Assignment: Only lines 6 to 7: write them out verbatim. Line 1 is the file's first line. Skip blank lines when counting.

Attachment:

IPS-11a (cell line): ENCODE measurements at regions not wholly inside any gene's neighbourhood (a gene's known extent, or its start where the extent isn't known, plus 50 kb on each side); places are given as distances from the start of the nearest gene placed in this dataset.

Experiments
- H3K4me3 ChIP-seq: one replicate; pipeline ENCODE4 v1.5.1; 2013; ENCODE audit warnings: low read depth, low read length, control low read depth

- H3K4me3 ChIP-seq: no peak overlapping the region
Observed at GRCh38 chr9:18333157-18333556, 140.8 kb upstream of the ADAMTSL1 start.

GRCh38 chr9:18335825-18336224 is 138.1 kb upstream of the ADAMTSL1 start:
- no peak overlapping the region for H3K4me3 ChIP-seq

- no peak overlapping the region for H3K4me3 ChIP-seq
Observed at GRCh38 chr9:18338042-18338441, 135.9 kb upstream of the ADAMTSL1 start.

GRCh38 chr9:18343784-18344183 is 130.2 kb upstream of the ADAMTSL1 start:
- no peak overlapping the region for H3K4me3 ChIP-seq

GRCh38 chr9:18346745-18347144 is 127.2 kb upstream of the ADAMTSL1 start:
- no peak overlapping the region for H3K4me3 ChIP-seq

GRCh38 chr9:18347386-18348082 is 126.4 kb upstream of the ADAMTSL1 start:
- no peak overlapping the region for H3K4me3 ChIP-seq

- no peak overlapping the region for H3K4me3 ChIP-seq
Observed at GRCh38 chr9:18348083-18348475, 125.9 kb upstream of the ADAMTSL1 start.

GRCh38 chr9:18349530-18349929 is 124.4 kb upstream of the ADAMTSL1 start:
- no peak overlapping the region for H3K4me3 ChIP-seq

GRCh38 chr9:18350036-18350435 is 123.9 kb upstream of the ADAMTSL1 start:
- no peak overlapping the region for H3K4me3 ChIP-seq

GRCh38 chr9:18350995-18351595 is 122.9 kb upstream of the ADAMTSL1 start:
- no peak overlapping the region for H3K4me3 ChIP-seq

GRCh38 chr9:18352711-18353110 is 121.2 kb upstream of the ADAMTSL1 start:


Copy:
GRCh38 chr9:18335825-18336224 is 138.1 kb upstream of the ADAMTSL1 start:
- no peak overlapping the region for H3K4me3 ChIP-seq